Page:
|Date(s):||May 20, 1992|
|Location(s):||District of Columbia, District of Columb|
|Tag(s):||Constituition, Law, Politics, Government|
|Course:||“American History since the Civil War,” University of Toronto Scarborough|
|Rating:||5 (3 votes)|
It would seem that James Madison had risen from the grave. Or at least one of his 12 original Constitutional amendments had been resuscitated. With near unanimity (Senate: 99-0; House: 414-3) Congress showed its support for the Twenty-Seventh Amendment on May 20,1992. The Amendment prohibits adjustments to Congressional salaries from taking effect before an election intercedes. Yet the vote was largely meaningless, as earlier in the month Michigan had become the thirty-eighth state to ratify the proposal – thus giving it the three-quarters proportion needed to amend the Constitution. Six states originally ratified the proposal between 1789 and 1791; Ohio became the seventh in 1873. Only one other state (Wyoming, in 1978) would endorse it before a legislative aide in Texas named Gregory Watson stumbled across the amendment in 1982 and initiated a campaign for its revival. By 1988, a total of 25 states had ratified Madison's motion.
But had the 203 years between its proposal and ultimate adoption rendered the earliest states' approval invalid? No, according to Don Wilson, Archivist of the United States, who certified the Amendment's validity six days prior to the vote in Congress. (It has become practice recently for proposals to contain a sunset clause – typically seven years – but this was not the case with Madison's amendments.) And thus it became law. Although why – after having lain dormant for two centuries – should this proposal suddenly take on such importance?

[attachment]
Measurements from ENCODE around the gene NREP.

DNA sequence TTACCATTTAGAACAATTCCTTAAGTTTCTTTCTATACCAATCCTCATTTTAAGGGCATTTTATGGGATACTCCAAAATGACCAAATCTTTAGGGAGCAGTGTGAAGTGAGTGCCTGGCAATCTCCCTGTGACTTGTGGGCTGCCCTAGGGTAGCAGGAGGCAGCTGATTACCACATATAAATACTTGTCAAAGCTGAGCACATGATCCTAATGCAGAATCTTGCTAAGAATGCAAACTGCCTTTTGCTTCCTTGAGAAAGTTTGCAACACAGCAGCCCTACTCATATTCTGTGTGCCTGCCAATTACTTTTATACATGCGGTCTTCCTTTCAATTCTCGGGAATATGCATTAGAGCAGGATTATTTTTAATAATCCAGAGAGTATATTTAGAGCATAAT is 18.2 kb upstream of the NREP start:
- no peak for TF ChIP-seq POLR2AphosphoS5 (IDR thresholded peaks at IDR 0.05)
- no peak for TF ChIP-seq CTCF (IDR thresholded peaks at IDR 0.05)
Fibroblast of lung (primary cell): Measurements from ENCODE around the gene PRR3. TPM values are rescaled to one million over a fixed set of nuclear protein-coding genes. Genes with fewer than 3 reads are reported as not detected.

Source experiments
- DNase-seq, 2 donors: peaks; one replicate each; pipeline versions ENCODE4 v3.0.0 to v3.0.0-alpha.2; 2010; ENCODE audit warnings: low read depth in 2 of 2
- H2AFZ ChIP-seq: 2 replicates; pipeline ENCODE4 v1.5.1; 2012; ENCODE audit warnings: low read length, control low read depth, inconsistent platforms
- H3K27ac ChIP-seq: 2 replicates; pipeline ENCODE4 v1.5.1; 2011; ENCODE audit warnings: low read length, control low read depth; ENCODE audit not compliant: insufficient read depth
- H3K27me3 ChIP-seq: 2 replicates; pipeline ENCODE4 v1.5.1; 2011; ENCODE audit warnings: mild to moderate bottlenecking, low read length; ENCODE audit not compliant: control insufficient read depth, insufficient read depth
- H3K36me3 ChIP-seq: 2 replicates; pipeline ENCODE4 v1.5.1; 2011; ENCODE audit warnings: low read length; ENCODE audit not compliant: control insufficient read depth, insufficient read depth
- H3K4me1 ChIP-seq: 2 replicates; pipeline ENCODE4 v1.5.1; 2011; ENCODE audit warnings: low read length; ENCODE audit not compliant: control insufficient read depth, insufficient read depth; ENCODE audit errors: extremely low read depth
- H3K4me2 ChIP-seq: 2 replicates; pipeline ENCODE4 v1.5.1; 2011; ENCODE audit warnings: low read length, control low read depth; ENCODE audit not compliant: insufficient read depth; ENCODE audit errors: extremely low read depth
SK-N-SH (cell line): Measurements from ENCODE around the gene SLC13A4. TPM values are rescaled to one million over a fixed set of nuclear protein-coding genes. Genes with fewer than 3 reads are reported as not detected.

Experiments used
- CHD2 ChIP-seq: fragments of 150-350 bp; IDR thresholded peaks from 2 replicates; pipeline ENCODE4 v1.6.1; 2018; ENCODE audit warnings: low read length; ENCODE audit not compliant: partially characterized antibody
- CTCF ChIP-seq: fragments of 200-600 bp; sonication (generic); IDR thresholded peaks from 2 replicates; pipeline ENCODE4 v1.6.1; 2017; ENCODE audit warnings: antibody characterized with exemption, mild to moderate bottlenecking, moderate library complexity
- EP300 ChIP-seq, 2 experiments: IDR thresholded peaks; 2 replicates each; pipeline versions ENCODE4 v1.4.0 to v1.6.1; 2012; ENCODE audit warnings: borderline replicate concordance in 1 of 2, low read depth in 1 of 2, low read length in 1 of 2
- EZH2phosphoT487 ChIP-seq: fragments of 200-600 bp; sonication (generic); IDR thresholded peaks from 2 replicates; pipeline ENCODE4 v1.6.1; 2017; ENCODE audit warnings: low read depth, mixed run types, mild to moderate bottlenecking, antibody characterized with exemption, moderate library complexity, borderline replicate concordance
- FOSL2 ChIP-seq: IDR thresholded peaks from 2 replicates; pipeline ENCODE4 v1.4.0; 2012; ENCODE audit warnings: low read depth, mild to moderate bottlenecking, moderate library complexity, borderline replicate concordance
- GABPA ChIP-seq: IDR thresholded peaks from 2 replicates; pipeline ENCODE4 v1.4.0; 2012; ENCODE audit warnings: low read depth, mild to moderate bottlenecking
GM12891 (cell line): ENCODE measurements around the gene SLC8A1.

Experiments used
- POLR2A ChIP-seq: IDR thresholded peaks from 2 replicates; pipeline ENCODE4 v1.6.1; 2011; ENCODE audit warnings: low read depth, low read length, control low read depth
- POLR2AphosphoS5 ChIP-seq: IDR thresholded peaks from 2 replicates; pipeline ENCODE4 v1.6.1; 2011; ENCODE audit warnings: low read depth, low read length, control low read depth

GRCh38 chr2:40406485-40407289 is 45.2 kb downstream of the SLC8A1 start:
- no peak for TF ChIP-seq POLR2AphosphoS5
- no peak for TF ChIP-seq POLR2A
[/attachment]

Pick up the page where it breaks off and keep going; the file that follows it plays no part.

There is a theory as to how “structural” amendments such as the Twenty-Seventh arise. An event triggers widespread awareness of a problem with how government works. In response, a coalition forms that amends the Constitution to resolve the problem. In 1989, Congress implemented pay raises that saw Senate salaries increase 14 percent – and House salaries go up 40 percent – by 1991. Over this same time frame, public confidence in Congress fell significantly. There was little public appetite for Congressional pay increases in the face of growing perceptions of arrogance and allegations of corruption against some members of Congress. It is no surprise then that the elections of 1990 and 1992 revealed strong anti-incumbent sentiments amongst the electorate. Combined with Watson's drive, this led 15 states (including the linchpin, Michigan) to endorse the resolution between 1989 and 1992, as a means of restoring some legitimacy to the governing institutions in the public’s eye. It is also why when Congress backed the resolution on May 20 – given it had no legal impact – the vote was seen as largely political.
The Twenty-Seventh Amendment has been described as amendment by “stealth,” given the lengthy delay between proposal and ratification. Nevertheless, it is an example of the tradition of using the constitution to correct a structural problem of government, one even the Founding Fathers recognized as an issue. “James Madison saw something wrong with members of Congress increasing their own salaries, unchecked by their constituencies... This is progress, after 200 years of delay,” explained Oregon Representative Peter DeFazio.